Type: Chordophones > Idiochord > Mouth Bow.
Description: The nkangala is a plucked mouth that is classified as a stick zither chordophone. It is found and played in Malawi. Gerhard Kubik [p. 321] explains that the nkangala was introduced in the 1800s by migrating Angoni people, who originally came from what is now South Africa.
The nkangala is also found among the Nguni peoples of South Africa, where it is called umqangala by the Zulu, Thonga and Swazi. It is played almost exclusively by girls and women in times of solitude.
Playing Techniques: The bow is placed into the player’s mouth. The string is plucked with a plectrum held in the right hand. The fundamental pitches are produced by the length of the playing string and by bending of the bow with the middle finger of the left hand to achieve a pitch about a note that is almost a whole step higher. Various harmonics above these two fundamentals are achieved by changing the shape of the mouth cavity.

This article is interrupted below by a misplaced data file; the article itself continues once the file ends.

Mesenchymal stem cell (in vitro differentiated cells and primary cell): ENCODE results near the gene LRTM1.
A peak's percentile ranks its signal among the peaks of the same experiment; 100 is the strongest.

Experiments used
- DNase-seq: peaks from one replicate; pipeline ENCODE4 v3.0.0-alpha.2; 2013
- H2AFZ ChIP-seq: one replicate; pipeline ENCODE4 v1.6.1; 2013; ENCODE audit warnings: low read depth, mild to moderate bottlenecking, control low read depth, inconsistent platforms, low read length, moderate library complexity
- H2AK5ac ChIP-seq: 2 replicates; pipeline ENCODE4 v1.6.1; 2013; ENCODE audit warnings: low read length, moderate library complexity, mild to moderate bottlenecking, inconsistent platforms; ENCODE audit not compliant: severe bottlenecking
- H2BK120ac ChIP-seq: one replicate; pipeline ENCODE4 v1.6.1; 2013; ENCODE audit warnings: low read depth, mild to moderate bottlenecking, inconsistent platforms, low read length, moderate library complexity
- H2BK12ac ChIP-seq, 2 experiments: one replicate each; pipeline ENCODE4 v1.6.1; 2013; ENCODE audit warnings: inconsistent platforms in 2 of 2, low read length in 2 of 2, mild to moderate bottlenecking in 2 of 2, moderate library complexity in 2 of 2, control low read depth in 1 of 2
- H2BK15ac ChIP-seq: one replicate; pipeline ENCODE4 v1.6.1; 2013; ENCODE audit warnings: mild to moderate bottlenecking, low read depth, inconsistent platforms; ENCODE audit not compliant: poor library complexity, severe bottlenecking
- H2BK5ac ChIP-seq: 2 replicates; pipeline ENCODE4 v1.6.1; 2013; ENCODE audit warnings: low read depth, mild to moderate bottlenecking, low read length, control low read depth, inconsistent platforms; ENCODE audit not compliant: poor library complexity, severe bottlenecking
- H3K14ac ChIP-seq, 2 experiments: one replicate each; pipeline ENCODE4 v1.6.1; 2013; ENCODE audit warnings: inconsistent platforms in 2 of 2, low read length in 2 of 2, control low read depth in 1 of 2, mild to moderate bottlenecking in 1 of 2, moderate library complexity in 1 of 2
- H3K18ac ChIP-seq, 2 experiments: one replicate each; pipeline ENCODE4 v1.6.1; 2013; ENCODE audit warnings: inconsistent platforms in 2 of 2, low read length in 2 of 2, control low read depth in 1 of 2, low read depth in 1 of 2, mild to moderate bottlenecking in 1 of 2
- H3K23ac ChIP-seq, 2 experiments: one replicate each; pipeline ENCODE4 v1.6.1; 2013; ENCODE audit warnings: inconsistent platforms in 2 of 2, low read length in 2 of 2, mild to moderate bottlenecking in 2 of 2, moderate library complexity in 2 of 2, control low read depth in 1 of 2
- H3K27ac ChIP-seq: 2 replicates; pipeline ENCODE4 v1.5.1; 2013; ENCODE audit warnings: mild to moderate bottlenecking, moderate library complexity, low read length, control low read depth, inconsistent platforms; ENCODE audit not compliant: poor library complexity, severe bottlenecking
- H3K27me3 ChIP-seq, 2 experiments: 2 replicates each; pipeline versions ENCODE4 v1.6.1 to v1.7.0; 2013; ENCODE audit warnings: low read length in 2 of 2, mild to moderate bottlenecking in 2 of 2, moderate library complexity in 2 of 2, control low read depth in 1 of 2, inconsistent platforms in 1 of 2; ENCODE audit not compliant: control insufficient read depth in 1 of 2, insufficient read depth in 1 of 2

Construction: The nkangala is made of a hollow cane from a water reed known locally as “banjo”. The traditional sisal string on the instrument is substituted with nylon fishing line. The line is securely tied around each end of the reed. The line is taught with enough tension to give the reed a slight bend.
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